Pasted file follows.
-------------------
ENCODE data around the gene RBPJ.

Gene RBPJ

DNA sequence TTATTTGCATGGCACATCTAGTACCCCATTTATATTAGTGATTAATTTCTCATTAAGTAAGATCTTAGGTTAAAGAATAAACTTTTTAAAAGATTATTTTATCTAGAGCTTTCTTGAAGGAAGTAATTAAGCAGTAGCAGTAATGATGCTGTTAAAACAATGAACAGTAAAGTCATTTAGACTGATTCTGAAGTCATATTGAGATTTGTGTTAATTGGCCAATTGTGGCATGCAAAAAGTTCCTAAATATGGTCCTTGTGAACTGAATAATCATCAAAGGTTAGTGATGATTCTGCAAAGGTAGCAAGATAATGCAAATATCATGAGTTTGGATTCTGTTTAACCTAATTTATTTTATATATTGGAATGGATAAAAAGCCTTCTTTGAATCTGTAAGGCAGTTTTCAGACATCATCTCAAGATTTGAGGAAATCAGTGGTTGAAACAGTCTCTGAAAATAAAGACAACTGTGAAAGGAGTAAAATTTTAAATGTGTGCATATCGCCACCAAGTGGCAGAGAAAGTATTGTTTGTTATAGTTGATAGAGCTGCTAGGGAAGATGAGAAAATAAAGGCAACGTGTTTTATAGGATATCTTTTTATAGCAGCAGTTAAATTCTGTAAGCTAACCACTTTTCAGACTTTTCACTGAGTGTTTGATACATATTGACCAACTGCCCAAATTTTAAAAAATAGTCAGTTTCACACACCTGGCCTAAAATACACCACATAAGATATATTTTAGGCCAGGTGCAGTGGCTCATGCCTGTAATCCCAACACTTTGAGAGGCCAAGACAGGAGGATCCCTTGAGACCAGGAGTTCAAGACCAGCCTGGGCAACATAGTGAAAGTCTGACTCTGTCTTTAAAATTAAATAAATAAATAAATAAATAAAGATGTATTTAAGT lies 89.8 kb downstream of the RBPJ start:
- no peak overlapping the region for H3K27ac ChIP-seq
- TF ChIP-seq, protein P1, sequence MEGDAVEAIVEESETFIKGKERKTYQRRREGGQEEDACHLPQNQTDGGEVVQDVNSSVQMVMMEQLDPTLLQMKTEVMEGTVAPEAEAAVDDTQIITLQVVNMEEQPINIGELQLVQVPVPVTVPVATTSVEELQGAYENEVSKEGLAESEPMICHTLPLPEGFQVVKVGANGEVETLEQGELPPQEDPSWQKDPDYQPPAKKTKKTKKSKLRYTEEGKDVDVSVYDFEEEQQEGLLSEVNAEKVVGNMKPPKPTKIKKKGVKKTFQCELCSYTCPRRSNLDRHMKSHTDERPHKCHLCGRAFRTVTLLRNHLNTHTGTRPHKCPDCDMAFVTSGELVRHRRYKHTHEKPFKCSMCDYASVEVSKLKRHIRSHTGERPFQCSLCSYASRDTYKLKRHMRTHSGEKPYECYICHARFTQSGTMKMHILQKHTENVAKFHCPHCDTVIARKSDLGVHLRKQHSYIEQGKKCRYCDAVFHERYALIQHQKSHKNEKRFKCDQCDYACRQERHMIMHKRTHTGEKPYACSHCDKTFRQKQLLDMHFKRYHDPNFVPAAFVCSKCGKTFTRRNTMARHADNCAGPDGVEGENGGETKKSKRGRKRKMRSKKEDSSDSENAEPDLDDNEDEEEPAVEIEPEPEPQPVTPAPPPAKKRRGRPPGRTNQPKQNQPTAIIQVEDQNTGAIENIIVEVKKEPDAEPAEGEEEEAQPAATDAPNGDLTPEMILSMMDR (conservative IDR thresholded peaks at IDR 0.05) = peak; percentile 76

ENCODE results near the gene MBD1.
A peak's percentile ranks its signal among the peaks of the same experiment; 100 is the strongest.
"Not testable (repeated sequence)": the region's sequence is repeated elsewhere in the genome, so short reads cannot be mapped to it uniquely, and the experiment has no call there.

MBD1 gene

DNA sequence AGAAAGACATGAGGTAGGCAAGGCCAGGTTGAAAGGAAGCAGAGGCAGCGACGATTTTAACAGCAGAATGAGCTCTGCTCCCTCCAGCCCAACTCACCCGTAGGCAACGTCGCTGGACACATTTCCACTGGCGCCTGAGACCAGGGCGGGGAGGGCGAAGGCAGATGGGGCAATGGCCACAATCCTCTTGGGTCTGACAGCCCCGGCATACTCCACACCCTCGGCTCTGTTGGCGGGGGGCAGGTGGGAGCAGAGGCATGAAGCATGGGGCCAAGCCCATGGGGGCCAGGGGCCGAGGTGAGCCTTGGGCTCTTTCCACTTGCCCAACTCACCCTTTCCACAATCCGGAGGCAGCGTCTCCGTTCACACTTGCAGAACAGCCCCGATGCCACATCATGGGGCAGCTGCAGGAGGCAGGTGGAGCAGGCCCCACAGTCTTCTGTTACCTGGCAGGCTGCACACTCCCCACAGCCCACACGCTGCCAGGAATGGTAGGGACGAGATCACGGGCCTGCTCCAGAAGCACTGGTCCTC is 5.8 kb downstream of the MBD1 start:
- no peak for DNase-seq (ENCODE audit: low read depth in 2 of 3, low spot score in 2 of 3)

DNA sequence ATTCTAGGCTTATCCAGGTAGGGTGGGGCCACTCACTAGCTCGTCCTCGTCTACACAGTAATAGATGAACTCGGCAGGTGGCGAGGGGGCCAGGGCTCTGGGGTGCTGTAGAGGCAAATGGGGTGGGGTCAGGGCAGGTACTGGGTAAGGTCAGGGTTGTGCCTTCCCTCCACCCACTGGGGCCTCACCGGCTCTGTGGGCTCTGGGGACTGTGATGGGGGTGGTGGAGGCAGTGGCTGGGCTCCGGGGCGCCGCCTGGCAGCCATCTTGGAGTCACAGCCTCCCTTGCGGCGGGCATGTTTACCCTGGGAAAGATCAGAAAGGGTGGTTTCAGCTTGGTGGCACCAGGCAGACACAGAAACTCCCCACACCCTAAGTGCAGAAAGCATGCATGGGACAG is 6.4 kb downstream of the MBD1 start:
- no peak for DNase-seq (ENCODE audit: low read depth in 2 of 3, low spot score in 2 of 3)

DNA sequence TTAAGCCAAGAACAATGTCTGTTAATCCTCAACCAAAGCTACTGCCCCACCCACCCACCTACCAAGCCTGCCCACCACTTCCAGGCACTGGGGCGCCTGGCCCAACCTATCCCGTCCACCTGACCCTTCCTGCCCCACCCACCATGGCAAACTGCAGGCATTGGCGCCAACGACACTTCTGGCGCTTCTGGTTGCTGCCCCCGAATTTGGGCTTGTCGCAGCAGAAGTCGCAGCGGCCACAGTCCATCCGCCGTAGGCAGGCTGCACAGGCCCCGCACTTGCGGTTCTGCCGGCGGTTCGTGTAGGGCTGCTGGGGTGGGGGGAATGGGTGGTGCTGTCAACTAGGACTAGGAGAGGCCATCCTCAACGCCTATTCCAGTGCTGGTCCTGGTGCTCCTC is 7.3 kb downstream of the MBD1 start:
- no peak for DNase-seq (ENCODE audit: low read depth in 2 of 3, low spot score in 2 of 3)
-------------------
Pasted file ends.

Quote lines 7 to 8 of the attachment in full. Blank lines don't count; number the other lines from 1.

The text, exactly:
A peak's percentile ranks its signal among the peaks of the same experiment; 100 is the strongest.
"Not testable (repeated sequence)": the region's sequence is repeated elsewhere in the genome, so short reads cannot be mapped to it uniquely, and the experiment has no call there.